robwbush, Santa Fe is at 7,000' in elevation, Taos is the same. Almost a given that you will encounter snow and/or icy roads in the middle of winter. You should spend some time reading about how to drive in these conditions, and make sure that any car you rent has good winter tires. Four wheel drive doesn't help with stopping, so you need to drive slower than on clear roads. And early mornings are the worst times for ice on the roads; black ice is a real thing but it is not easy to see.

Make sure that any "fairly secluded rental" in Taos does not require a four wheel drive vehicle to get to. Especially in the middle of winter!

Posted by
3350 posts

We were in NM this summer, but did the south area (White Sands NP and Carlsbad Caverns NP). I would love to go to the Georgia O’Keefe museum in Santa Fe.

Posted by
8 posts

I'm listening to the hive and I'm going to research driving in snow. We, now, plan to stay four nights in Santa Fe. We will leave early the next morning for Los Alamos, to stay there one night, and leave the next morning to visit Bandelier. We have reserved a pueblo house in El Rito, where we'll venture from our Bandelier day trip, for four nights(Ghost Ranch, hiking, isolation). We plan to pick up groceries in Espanola. We will return to Santa Fe after, to return home at noon on the second day there. We probably will not make it to Taos this time, since we've "re-centered" our travel to the west a bit.

Thank you all for your thoughtful comments. I am duly aware of needing to prepare to drive in snow/ice, and to keep an open mind if we have to change plans because of snow/ice. Also, we welcome any more comments that anyone might have about any aspect of our itinerary.

I am going to research: hippest/least commercial (if extant) galleries on Canyon Road; best restaurants(and is Pasqual's still great?) best hiking and tours/events around Ghost Ranch; best bakeries along our route; history of Bandelier, best itinerary for the history, etc, in addition to driving in snow.

Thank you, again......

Posted by
41 posts

Hi, I've travelled extensively all throughout NM. If you want a few days to "do nothing", I can suggest staying at Ojo Caliente hot springs. It's a fabulous place to simply unwind and relax. There are multiple types of hot springs at the property and you can get massages and other treatments. The property has several types of accommodations as well as a restaurant. You could potentially drive into Taos for the day from Ojo Caliente.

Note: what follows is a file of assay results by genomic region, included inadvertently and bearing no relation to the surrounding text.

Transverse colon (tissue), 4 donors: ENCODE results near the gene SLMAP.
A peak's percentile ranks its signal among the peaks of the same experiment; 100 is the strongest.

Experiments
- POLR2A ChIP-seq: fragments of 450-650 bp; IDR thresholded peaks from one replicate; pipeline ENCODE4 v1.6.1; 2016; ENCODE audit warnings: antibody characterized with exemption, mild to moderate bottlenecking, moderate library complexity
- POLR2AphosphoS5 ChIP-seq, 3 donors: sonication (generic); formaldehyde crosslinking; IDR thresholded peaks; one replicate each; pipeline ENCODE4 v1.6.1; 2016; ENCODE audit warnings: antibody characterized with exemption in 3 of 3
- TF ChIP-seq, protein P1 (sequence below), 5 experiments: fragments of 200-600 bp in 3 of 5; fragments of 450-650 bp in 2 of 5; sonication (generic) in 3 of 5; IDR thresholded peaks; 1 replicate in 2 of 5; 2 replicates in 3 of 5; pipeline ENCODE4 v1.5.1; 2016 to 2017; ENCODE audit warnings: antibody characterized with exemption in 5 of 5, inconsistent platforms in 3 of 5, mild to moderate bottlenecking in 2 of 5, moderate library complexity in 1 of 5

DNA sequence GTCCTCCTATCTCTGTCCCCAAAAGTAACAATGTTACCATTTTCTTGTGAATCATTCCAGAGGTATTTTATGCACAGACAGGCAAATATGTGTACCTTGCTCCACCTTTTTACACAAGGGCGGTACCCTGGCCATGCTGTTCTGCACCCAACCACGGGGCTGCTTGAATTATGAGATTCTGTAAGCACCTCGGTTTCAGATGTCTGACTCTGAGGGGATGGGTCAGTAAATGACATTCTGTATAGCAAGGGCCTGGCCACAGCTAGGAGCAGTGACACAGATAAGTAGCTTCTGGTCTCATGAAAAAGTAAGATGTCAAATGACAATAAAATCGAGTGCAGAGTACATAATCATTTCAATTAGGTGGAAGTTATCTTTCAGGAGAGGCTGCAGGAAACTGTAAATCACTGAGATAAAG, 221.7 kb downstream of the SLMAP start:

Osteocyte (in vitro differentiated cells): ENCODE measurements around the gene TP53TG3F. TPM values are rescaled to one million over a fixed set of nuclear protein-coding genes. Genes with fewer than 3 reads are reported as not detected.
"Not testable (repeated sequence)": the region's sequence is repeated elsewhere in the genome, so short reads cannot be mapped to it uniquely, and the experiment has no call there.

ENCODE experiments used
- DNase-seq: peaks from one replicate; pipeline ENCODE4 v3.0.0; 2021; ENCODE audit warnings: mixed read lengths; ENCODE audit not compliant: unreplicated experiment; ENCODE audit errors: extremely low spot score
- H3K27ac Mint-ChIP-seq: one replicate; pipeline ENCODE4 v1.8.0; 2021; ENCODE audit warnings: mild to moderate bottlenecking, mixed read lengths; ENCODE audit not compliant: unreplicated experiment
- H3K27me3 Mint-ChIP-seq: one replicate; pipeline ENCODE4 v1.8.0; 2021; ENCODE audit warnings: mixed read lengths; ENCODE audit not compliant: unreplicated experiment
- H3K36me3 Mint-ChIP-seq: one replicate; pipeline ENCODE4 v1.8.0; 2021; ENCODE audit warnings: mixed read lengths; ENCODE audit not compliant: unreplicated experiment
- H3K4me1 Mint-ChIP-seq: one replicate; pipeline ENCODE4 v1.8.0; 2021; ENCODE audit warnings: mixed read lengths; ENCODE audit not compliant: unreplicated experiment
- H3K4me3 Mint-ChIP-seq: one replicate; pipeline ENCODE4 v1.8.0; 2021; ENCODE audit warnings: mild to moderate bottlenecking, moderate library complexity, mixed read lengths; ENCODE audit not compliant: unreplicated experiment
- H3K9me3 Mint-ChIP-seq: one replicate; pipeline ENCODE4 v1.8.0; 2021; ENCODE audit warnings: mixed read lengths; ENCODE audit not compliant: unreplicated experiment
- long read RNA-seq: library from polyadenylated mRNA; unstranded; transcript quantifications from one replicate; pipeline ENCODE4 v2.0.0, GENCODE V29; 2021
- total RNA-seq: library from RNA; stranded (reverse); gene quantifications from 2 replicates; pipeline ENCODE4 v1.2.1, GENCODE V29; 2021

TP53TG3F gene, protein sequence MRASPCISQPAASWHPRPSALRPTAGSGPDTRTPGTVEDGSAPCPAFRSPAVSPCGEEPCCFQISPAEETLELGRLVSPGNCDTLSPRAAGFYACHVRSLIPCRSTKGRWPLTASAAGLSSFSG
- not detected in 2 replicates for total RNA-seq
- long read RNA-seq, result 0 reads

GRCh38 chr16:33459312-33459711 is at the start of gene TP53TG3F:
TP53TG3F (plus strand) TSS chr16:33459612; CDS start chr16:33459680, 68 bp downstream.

Taos is pretty much one main thoroughfare with shops and restaurants and some interesting galleries and museums. It can get congested going anywhere along that main thoroughfare though. Overall, I was underwhelmed with the town.

Posted by
41 posts

Hi again. I was underwhelmed with the Georgia O'Keefe museum in Santa Fe but I loved a tour of the actual George O'Keefe house in Abiquiu. Her painting supplies are on display in the house and the tour guide pointed out various objects and landscapes around the house that were in her paintings. I believe you can still get tours there, but you have to buy tickets ahead of time (there's a website for this).

I also suggest stopping by the Santa Fe Botanical Garden--beautiful!

Bandalier National Monument is a favorite spot and the town of Los Alamos is also worth seeing.

Posted by
8 posts

Thank you, both. I am paying attention to every suggestion as I plan.

Much appreciated!

Posted by
908 posts

I have encountered heavy wet snow a couple of times in late fall and early spring trips to New Mexico. One thing I found was that rental cars did not come with a windshield scraper/brush! Either tuck one into your suitcase or be prepared for an early stop at the nearest Walmart or equivalent! While highway travel is usually straight forward, side roads, particularly if they are dirt roads, will require caution.

New Mexico in the snow is gorgeous….

Posted by
465 posts

For our first New Mexico trip (1999), we spent most of the time in Santa Fe, with side trips to Taos (along low road), Taos Pueblo, Ojo Caliente, Santuario de Chimayo, Los Alamos, and Bandelier National Monument. Second Santa Fe trip (2010) was just Santa Fe and Taos by the low road and coming back the high national forest road. One trip was April and the other was October.

Posted by
16085 posts

Coming in late here...